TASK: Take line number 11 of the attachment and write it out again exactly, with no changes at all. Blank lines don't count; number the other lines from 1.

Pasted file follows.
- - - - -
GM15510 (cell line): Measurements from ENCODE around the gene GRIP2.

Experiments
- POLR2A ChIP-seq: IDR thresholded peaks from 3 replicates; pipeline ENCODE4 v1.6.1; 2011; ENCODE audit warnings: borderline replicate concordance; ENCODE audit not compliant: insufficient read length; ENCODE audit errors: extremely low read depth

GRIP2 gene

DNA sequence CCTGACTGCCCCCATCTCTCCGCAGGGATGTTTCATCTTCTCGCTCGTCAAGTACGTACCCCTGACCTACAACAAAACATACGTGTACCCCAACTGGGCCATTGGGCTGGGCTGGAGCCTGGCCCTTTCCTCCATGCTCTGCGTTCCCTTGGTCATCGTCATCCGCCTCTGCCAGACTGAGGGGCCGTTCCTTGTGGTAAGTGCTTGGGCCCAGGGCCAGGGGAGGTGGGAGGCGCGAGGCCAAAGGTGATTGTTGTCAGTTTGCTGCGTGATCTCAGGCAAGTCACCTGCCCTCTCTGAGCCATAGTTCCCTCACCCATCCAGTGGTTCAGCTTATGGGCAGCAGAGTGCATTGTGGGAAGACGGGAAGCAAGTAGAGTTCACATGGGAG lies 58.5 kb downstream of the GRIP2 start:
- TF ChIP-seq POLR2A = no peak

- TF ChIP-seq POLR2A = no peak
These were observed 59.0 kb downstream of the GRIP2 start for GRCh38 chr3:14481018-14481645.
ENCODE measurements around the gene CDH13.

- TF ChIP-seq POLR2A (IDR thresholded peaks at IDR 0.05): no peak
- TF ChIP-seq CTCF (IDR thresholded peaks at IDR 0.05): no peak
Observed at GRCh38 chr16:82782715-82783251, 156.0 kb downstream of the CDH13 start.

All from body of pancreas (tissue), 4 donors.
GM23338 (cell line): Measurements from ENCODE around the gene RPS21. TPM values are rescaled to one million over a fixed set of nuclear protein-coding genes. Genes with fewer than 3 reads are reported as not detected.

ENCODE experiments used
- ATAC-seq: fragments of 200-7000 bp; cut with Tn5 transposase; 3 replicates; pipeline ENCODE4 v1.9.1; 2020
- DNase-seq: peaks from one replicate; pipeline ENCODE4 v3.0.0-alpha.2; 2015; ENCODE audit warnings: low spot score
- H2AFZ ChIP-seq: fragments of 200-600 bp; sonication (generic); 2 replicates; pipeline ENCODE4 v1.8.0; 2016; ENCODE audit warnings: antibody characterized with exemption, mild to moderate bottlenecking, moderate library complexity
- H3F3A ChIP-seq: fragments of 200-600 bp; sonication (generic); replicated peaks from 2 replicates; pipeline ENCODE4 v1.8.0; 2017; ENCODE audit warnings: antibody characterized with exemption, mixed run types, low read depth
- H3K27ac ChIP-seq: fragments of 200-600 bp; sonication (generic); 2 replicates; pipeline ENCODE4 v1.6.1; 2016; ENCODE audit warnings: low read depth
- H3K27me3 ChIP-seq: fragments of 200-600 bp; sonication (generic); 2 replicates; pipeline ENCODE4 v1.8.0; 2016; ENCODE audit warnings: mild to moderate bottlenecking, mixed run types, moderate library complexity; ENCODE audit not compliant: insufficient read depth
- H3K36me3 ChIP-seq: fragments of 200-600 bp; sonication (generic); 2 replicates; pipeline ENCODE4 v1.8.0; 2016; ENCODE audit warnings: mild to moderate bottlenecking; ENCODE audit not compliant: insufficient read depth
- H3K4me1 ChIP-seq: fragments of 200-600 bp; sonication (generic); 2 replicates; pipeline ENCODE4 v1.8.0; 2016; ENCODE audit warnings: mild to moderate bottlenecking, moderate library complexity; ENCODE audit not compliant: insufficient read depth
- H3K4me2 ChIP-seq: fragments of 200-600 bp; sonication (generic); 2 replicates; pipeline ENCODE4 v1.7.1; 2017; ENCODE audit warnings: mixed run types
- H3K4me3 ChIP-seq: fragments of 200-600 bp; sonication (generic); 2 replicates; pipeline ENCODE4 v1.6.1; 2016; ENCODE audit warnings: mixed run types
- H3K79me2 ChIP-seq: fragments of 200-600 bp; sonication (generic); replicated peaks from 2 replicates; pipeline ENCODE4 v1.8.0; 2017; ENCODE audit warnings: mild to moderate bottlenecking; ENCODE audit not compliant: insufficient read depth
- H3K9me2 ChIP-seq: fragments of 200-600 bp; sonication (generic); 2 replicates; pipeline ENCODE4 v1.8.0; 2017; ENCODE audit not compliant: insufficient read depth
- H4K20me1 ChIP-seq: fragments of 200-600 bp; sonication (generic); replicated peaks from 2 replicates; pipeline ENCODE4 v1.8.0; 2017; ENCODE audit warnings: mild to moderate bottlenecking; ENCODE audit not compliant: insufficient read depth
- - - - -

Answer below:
- TF ChIP-seq CTCF (IDR thresholded peaks at IDR 0.05): no peak